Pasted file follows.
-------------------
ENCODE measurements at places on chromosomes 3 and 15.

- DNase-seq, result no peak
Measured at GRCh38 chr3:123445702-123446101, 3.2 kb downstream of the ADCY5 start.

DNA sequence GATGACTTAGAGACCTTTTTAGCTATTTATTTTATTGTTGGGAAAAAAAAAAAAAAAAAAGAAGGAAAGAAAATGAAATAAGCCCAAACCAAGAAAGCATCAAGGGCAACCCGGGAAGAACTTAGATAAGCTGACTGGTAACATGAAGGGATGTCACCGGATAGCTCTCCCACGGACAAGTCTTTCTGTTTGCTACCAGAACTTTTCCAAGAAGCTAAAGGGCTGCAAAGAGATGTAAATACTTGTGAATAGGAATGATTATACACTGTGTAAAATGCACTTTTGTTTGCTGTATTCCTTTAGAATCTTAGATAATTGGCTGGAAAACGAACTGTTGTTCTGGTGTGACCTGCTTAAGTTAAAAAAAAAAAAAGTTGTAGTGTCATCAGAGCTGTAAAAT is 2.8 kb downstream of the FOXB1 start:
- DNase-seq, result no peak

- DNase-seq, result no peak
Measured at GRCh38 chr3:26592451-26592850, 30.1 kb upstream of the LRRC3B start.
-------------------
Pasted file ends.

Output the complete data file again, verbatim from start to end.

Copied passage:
ENCODE measurements at places on chromosomes 3 and 15.

- DNase-seq, result no peak
Measured at GRCh38 chr3:123445702-123446101, 3.2 kb downstream of the ADCY5 start.

DNA sequence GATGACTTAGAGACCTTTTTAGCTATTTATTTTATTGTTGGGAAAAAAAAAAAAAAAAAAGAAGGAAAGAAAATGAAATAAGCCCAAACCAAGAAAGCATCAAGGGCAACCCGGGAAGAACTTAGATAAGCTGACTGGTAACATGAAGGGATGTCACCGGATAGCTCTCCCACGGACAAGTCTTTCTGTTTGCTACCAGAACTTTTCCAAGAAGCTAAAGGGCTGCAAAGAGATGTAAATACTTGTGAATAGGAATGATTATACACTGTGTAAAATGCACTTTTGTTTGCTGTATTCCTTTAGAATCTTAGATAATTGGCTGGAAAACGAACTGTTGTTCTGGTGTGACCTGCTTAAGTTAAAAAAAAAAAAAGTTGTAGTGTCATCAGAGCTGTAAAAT is 2.8 kb downstream of the FOXB1 start:
- DNase-seq, result no peak

- DNase-seq, result no peak
Measured at GRCh38 chr3:26592451-26592850, 30.1 kb upstream of the LRRC3B start.